M Thomas Apple Author Page

Science fiction, actual science, history, and personal ranting about life, the universe, and everything

Destination: Red Planet

June 27, 2021
MThomas

Like other nations, China “regards Mars exploration as the preferred destination for deep space exploration,” Wang said.

https://abcnews.go.com/amp/Technology/china-unveils-ambitious-roadmap-human-mars-exploration/

China’s plan calls for setting up a permanently occupied base and a fleet of interplanetary craft. Probably it’s a good idea to first see whether it can meet its goal of landing people on Mars in 2033.

Of course, China is “willing to join hands with our counterparts and partners all over the world,” but it’s unlikely NASA, JAXA, ESA, and the UAE and other countries not named Russia will “cooperate.”

The next space race is here. Just wait until multinats actually decide asteroid mining is worth the risk and expense.

Sorry, Venus is just a lot of gas

February 4, 2021
MThomas

There’s a reason I didn’t post a while ago about the supposed “there’s life in the clouds of Venus” finding.

It was just a big load of gas.

Sorry, folks. Venus is a big rotten egg. 🥚

https://www.nbcnews.com/science/space/signs-life-venus-might-just-be-ordinary-sulfur-gas-n1256739

Whatever happened to the “spaceplane”?

January 27, 2021
MThomas

NASA ended the US’s interest in spaceplanes when it scrapped the shuttle fleet a decade ago.

But other space agencies and private companies in other countries are very much in the game. ESA, India, even the UK.

And, of course…

Whichever future the spaceplane does have, it will involve China. “We know very little about the launch [of China’s experimental spaceplane],” says Deville. “But it shows that China is serious about developing its spaceplane concepts.”

https://www.bbc.com/future/article/20210121-spaceplanes-the-return-of-the-reuseable-spacecraft

Drill, rocket launch, catch, ferry, repeat?

August 2, 2020
MThomas

fullsizeoutput_76f4

The Airbus spacecraft will have to manoeuvre itself into a position to capture these samples that will be packaged inside a football-sized container.

After ingesting this container, the satellite must then prepare it for return to Earth.

This means not only shipping it across hundred of millions of km of space, but also putting the football inside a re-entry capsule that can be dropped into Earth’s atmosphere to land in an American desert.

This would be, indeed, a feat of engineering as well as a first in interplanetary exploration.

But I wouldn’t go so far as to call it an “interplanetary cargo ship.” Unless the intention is to maintain it as a permanent link between research locations (i.e., some kind of permanent orbitor stationed above the Jezero Crater) and research facilities on Earth (or the Moon, or the International Space Station).

Political will is needed in addition to the enormous funding. Semi-privatization, anyone?

https://www.bbc.com/news/science-environment-53575353

 

 

Mars GLOWS green — but brighter at day than at night

June 19, 2020
MThomas

mars-green-glow-exlarge-169

By studying Mars’ green glow, the researchers can understand the structure of this layer in the planet’s atmosphere, better understand its altitude range and even observe any changes in reaction to the sun.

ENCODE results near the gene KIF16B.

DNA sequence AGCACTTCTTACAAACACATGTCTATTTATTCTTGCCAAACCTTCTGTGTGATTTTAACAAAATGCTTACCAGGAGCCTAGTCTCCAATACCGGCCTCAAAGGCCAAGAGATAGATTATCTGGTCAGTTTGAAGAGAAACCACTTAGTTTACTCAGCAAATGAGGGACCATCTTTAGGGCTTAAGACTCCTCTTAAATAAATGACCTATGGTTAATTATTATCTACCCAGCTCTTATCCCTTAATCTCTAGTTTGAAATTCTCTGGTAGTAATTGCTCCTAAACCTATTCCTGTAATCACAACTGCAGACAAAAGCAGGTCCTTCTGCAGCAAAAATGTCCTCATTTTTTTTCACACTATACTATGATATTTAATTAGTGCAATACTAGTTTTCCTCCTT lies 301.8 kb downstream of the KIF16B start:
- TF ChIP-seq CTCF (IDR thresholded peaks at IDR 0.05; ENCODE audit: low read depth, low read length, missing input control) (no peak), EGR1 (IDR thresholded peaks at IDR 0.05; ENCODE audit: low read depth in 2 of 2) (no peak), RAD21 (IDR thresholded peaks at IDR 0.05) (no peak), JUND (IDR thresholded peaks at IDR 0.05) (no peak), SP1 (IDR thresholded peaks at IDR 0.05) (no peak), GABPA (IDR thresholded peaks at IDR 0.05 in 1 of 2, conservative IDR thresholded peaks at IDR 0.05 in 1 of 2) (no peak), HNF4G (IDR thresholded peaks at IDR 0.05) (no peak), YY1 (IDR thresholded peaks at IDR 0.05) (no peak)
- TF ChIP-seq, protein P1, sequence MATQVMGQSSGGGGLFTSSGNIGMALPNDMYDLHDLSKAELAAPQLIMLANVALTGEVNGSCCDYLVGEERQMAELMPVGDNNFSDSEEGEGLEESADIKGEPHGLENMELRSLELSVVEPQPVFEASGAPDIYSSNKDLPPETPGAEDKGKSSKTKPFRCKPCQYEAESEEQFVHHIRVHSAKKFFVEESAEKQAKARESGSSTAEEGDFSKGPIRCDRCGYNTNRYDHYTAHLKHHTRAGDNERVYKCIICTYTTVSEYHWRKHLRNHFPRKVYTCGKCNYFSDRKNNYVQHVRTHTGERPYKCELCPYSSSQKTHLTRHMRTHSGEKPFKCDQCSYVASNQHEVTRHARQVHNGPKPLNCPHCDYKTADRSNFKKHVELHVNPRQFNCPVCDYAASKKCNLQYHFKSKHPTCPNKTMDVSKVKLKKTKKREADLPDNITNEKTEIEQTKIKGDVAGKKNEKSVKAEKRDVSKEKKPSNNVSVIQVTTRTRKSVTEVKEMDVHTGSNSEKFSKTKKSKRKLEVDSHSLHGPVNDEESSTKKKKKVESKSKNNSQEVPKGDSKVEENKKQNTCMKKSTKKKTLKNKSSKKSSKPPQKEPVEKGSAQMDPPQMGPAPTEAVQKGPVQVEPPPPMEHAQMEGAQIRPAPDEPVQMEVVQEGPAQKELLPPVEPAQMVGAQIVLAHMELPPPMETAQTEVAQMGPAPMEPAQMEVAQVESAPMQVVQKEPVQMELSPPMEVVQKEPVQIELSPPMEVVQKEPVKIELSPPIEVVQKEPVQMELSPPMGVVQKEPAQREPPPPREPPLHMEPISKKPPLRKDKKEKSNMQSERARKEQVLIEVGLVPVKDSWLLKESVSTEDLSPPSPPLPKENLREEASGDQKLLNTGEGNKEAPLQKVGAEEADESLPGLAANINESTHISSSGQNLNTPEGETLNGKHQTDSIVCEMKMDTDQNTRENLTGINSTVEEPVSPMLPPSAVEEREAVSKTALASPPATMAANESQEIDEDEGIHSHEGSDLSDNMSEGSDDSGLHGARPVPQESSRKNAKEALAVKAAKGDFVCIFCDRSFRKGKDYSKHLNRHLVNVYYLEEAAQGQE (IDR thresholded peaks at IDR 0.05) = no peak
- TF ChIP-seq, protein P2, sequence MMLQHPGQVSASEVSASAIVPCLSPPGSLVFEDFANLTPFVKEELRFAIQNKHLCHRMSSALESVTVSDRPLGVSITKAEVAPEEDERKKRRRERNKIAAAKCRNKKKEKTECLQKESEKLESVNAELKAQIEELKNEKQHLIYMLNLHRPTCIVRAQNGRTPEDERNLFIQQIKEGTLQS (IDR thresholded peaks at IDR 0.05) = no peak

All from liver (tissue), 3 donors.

First time to see a “green glow” around another planet. In the case of Earth, it’s mostly caused by oxygen, but Mars’ glow is primarily CO2.

So there really ARE “Green Martians.” Just don’t turn and run!

https://edition.cnn.com/2020/06/16/world/mars-green-glow-esa-scn-trnd/index.html

I Only Wanted to See You Under the Iron Rain…

March 14, 2020
MThomas

IronRain

Wasp-76b, as it’s known, orbits so close in to its host star, its dayside temperatures exceed 2,400C – hot enough to vaporise metals.

Hmm….this reminds me of…let me think for a minute…wait, I got it…

Anakin-TooHot

Yeah, that’s the one. I think.

(Seriously, check it out. Not even the Jedi could possibly handle an actual “inferno” planet.)

Khufu, I mean, Cheops is a go!

December 20, 2019
MThomas

Ever wonder this about “Super Earths”?

Do they have atmospheres and how thick are they? What kind of clouds? Do they possess oceans on their surface? Do they have rings and moons? Cheops ought to be able to address such questions just from looking for these tiny dips in light during a transit.

ESA finally does something! Wow. Go Europe!

I love how BBC says “The Americans” when referring to NASA, as if a) American is an ethnic group and b) all NASA scientists are American.

But anyway…

Prof Didier Queloz, who won this year’s Physics Nobel for discovering the first planet orbiting a Sun-like star in 1995, was on hand to watch the launch.

You can watch/listen to his interview here.

https://www.bbc.com/news/science-environment-50804258

ESA and NASA? Airbus? Still not ready? 🤦‍♂️

December 6, 2019
MThomas

Right now, engineers have got a dummy rover practising the business of retrieving packaged rock samples. And, yes, the stand-ins really are whiteboard markers.

Yay! Whiteboard markers. Um. OK.

But different agencies and companies are finally working together?

Great!

Wait. What’s the catch?

It is, though, going to take more than a decade to achieve.

Sigh.

https://www.bbc.com/news/science-environment-50663278

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